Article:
October 26th, 2005


Raunch feminism

I love sex and eroticism. But I don't love the lewd choreography of raunch, and I particularly don't like the current Western ideology that raunch is a form of empowerment. Ariel Levy, in her interesting new book Female Chauvinist Pigs, calls this ideology "raunch feminism":

"Our popular culture," says the New York Times, paraphrasing Levy, "has embraced a model of female sexuality that comes straight from pornography and strip clubs, in which the woman's job is to excite and titillate — to perform for men. According to Levy, women have bought into this by altering their bodies surgically and cosmetically, and—more insidiously—by confusing sexual power with power, so that embracing this caricaturish form of sexuality becomes, in their minds, a perverse kind of feminism."

When I think about the reasons I reject both raunch and the idea that raunch is a form of feminism, I have to admit that they relate to class. Raunch as choreography emerges from working class strip bars, cheap Western porn tapes, sexist rap videos. It confuses sex with the sex industry, and sexiness with pimping and whoring. It also confuses all sex with dick sex: its main move is the thrust, and its main facial expression the rock-guitar-solo "gurn". There's a whole other thesis in which I accuse raunch of being the rockism of sexuality, and rail once more against the cabaret of empowerment unleashed on the world by the "Chicks with Dicks", Peaches and her ilk. And there's the "moronic irony" line, in which I accuse raunch feminism of being a performance inside quotation marks in which ambivalence about the choreography of raunch is acted out, underwritten by the insurance policy of "oh, we're just being ironic". Moronic irony lets the other side win by allowing us to ape its moves without reaping its profits (which, in the case of the porn industry, are considerable).

My main objection (apart from the visceral aesthetic objection) to raunch feminism is this. Feminism as a project has two sides: the dismantling of patriarchy, and the empowerment of women. Raunch feminism proposes that women can be "empowered" without dismantling patriarchy... in fact, by embracing "the male gaze" entirely.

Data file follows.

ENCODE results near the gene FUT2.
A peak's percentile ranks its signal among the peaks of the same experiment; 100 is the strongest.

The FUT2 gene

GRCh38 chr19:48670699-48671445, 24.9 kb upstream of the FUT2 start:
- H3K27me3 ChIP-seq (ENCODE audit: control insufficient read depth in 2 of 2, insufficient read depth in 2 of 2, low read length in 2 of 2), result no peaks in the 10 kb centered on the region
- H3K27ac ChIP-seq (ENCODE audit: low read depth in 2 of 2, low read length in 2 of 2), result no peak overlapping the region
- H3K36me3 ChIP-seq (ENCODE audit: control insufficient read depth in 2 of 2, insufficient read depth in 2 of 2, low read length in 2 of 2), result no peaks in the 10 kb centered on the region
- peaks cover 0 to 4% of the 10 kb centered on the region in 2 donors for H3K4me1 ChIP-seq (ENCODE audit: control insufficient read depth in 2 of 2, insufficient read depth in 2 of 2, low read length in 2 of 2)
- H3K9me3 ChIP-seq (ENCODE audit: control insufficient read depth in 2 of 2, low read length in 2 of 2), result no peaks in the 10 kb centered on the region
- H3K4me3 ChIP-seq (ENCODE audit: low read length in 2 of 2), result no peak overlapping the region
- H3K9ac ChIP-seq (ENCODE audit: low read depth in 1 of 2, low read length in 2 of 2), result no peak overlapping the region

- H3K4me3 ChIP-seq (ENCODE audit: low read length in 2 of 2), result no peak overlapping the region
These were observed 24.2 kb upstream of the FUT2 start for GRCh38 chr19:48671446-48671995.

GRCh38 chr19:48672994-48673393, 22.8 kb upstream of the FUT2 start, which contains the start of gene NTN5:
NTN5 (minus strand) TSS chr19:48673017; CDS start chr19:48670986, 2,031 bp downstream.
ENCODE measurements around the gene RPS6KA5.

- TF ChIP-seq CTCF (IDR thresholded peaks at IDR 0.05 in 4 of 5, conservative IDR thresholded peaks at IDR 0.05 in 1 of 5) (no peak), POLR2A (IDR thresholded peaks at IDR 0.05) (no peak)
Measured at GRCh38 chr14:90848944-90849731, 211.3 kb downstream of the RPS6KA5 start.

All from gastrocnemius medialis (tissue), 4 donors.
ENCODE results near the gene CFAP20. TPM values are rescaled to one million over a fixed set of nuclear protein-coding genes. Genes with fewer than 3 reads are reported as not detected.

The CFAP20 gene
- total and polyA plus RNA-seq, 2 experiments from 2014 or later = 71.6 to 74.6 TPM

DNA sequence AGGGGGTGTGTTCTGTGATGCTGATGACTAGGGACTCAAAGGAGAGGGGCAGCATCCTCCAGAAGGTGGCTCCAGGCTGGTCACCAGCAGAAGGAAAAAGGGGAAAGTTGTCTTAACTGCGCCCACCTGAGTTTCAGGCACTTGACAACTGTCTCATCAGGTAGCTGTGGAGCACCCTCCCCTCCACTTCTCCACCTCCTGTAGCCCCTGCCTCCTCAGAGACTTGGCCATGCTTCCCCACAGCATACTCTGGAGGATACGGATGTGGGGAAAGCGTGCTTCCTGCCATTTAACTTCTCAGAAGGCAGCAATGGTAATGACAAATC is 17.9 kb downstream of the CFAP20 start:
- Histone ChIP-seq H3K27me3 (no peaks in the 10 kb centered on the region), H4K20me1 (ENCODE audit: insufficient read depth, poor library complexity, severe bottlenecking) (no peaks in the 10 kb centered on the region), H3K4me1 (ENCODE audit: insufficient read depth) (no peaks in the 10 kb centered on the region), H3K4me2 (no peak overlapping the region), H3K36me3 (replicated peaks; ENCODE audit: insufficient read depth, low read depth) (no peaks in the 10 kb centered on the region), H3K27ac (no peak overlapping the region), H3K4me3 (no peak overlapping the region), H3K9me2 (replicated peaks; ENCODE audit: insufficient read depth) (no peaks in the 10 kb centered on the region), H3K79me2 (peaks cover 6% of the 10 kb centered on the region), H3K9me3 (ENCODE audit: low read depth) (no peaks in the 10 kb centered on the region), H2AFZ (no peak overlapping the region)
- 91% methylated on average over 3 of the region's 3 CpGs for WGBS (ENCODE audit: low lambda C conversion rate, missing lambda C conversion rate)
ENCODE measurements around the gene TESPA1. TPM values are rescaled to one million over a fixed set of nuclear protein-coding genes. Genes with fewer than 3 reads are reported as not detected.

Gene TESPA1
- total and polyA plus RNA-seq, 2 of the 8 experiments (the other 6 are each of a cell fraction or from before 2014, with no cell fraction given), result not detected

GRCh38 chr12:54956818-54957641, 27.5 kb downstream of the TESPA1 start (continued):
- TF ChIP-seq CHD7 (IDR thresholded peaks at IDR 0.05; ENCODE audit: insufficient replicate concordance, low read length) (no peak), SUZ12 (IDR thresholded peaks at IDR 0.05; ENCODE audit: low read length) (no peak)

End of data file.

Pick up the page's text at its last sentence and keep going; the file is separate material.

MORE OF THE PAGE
In an interview with Salon, Ariel Levy says: "In this new formulation of raunch feminism, stripping is as valuable to elevating womankind as gaining an education or supporting rape victims. Throwing a party where women grind against each other in their underwear while fully clothed men watch them is suddenly part of the same project as marching on Washington for reproductive rights."

If you want to see the ideology of raunch feminism—the idea that women can achieve empowerment without bothering to dismantle the male-centric values of patriarchy— in action, you just have to turn to an article in last week's Sunday Times. The article ran in the Style section which, from the URL, you'll notice the Sunday Times groups as a "women's interest" (presumably on the assumption that only men are reading the politics and economics sections of the paper). "Tokyo is still the most mind-melting city on the planet, but, as Jessica Brinton reports, its radical fashion, sexual bravura and cultural weirdness are finally beginning to liberate its women". And there we have it, the usual idiotic, cliched Western take on Japanese women. They are "behind" Western women, diminutive, cute, squeaky-voiced and "submissive" creatures who are only now beginning to catch up thanks to... well, thanks to raunch.

"Japan may be one of the most patriarchal, male-dominated countries in the world," says Brinton, "yet top of last year’s Japanese bestseller list was a novel by the young Japanese female writer Hitomi Kanehara, called Snakes and Earrings. The story was about a young girl obsessed with extreme body piercing, tattoos and violent S&M." The implication here is that being obsessed with self-injury is a radical blow against patriarchy rather than its internalisation, its utter penetration of a woman's mind and body.

Japan is conservative, says Brinton, "a country where females are still not allowed to ascend to the throne. The 1960s and its feminist revolution never happened there." Wow, so feminism was all about allowing every country to have its own Queen Elizabeth II! Who knew? Brinton continues with her catalogue of "feminist" developments in Japan: male hairdressers are now trained to flirt with their female customers! And there's something we might call 'equal-opportunity objectification' going on: "We all know about hostess bars, the men’s pleasure domes that hit the big time during the 1980s economic boom. Now there are host bars too, for Japan’s rich and independent-minded women."

Inevitably, the Sunday Times gets around to the old prostitution-as-empowerment line: "The Japanese are the mad professors of consumer desire, and Shibuya girls — female teenagers who treat this place like their playground — are the most brand-savvy of all. They congregate inside the auditory bedlam of the Shibuya department store 109. Or outside McDonald’s, where they occasionally pick up older men for a few hundred yen (the extra cash goes towards the latest Chanel handbag). Aggressive, self-empowered and sexy, they dress as they want — from orange tans, razor-sharp stilettoes and microskirts, through Victoriana to extreme punk with pink nail varnish — shop as they want, and behave exactly as they want."

Woooh! Yeaaaaaah! How much for thirty minutes? Raunch feminism, you rock!